Select Committee on Constitutional Affairs Committee Minutes of Evidence

Examination of Witness (Questions 80-99)


9 OCTOBER 2008

  Q80  Mr Tyrie: Can you come back to us with that figure so we can see variations as between the different types of regimes in prisons?

  Mr Straw: Yes, but the answer is that it is extremely high. That is understandable because these are closed institutions with a strong internal culture.

  Q81  Chairman: When the Minister for Prisons came to my constituency and visited a prison and a young offender institution during the summer—I was very glad he did so—he got a pretty clear message about the extent to which prison officers felt undervalued. Whatever you say about the tactics employed by the Prison Officers Association, the willingness of members to become involved in those tactics reflects to some degree that sense of being undervalued. In addition to the issue of pay, they gave the interesting example of the way in which this House passed a law saying that people should not be subject to smoke in the workplace and yet they are required to be every day of the week because smoking is allowed in cells, even in groups of cells between which prisoners can move where prison officers must go. They provided yet another example of ways in which prison officers do not appear to be treated with the respect that other workers get, let alone recognition of the real difficulties of the work they do.

  Mr Straw: I accept that we have to raise the esteem of prison officers. When I have spoken to them they reasonably make the point that when there is a list of valued public servants which all of us consider from time to time—doctors, nurses, teachers and police officers—we tend to miss off prison and probation officers. I think that is wrong. It is certainly incumbent on me—I invite members of the Committee and others to follow this lead—to make that correction, as I did in my speech at the party conference. These things are important. It does not involve money; it is about esteem. It is harder to celebrate what prison officers are doing precisely because they are in closed institutions. It is very different from, say, talking about the work of doctors, nurses or even police officers, but nonetheless it needs to be done. I have also said to the POA that it has a responsibility to its own members in respect of their reputation. I was very clear on the day of industrial action, 29 August, and subsequently that prison officers would get themselves in an entirely false position if as officers of the law they were to enforce the order of the law and then break the law and place themselves on the wrong side of it. They cannot have it both ways. That is the difficulty. I accept what you say. I also think that there are niggling things in the rather antiquated system of industrial relations which we need to sort out, but that requires a willingness on both sides to change practices. From my point of view, we are certainly willing and ready to change practices. One of the issues raised by the POA—obviously, it had been grating on it for some time—was the manner in which members of the pay review body were appointed. It transpired—I did not know it—that in practice the appointment board for new members of the pay review body was chaired by the personnel director of the Prison Service. If this is an independent body obviously that is not quite appropriate. We stopped that. That is one example. I am very alive to this. At the risk of being criticised by Mr Tyrie for a long answer, what is much more difficult to deal with is their concern about pay. The POA says that morale is low because of pay, which is one argument. If you read the reports of the pay review body they point out that, first, morale as measured by the board's evidence is significantly higher and that people seem to like doing these jobs. Second, whatever their subjective feelings, they certainly stay in the job for a very long time. There is a 2% wastage rate among the uniformed grades in the Prison Service; it is one of the lowest in the public sector. Further, 50% of prison officers are at the top of their incremental scale. Over the past 10 years we have compressed incremental scales from 14 to six years which means that new entrants have benefited by going up the scale much more quickly. It is also the opinion of the pay review body, which I know the POA finds incendiary but is nonetheless a clear conclusion reached that body, that the overall emoluments available to prison officers in public sector prisons are, according to whether or not account is taken of pensions, between 40% and 60% higher than would be available to equivalent occupations in the private sector. I am sure that those factors are taken into account by prison officers when deciding whether or not to move outside the service. They are also ones which make it very difficult to argue that there is a real shortage and therefore the market rate must be raised because there is no evidence of that. That is part of the difficulty that we face.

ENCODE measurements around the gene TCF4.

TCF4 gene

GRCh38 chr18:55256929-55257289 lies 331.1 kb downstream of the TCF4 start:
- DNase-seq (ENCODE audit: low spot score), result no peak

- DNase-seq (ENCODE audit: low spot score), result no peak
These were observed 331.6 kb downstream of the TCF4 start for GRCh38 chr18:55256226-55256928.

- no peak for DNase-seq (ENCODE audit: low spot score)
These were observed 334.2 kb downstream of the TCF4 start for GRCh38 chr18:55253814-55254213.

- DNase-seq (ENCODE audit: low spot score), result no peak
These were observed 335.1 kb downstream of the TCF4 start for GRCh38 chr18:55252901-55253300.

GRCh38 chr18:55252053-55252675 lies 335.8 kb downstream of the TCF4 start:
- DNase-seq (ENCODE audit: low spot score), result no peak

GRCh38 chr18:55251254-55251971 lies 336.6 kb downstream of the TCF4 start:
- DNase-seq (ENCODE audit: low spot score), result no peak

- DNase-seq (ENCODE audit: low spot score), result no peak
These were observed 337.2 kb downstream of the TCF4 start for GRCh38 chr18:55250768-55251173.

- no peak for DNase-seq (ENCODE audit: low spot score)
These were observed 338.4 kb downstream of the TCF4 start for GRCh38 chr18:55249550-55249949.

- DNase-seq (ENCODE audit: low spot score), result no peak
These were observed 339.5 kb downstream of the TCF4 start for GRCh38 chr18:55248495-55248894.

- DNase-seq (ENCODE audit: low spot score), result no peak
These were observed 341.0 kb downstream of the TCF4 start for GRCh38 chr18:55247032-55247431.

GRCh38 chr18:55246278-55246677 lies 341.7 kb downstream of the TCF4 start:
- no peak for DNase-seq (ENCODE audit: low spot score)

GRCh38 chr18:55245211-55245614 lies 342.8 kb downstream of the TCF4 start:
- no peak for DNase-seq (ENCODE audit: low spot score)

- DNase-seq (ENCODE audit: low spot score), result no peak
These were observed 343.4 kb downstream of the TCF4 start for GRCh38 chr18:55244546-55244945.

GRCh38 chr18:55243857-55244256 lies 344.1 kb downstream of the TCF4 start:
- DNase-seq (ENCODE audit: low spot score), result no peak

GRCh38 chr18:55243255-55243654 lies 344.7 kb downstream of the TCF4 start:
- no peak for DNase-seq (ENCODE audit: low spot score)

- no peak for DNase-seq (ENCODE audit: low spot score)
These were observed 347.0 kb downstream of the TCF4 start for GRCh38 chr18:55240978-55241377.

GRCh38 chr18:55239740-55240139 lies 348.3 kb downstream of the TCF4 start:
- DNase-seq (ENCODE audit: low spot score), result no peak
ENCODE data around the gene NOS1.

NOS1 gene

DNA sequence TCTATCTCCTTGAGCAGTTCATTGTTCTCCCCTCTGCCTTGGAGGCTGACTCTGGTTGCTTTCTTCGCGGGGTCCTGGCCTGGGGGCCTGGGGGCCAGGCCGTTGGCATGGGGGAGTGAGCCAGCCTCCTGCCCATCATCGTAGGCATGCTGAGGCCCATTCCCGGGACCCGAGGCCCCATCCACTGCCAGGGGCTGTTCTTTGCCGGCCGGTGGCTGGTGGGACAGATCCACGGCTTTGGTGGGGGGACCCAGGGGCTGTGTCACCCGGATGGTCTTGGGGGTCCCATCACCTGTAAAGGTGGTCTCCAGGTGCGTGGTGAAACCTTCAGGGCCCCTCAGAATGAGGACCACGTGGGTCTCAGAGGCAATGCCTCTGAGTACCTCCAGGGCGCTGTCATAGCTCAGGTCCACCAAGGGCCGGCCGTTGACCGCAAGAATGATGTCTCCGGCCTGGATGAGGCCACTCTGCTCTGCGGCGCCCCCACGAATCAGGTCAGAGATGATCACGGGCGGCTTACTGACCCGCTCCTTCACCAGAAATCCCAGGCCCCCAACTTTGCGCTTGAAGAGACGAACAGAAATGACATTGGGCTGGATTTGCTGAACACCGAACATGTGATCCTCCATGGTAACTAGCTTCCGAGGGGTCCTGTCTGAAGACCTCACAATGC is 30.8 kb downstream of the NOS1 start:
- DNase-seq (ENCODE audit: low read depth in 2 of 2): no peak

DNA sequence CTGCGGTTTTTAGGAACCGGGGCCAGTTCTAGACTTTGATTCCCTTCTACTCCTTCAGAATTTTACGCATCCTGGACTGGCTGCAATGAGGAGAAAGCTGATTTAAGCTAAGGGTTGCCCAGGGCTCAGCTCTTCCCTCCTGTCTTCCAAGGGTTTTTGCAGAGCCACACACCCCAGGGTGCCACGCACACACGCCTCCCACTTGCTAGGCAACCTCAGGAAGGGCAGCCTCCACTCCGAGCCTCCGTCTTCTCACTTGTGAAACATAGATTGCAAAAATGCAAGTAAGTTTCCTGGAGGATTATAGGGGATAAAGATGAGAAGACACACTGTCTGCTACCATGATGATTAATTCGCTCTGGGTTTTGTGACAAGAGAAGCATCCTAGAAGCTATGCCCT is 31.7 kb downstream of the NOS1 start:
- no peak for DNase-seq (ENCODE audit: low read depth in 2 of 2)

Q82  Chairman: You did not mention the issue of smoking.

  Mr Straw: I did not. I think the director general was entirely right to argue that we had to allow smoking in prisons. The striking thing about the prisons that I have visited—I have been to five or six since I started this job—is how much less smoking there is than there used to be.

  Q83  Chairman: We are still dealing with what is not considered acceptable in any other occupation, that is, exposing people to the health risk of working in smoke?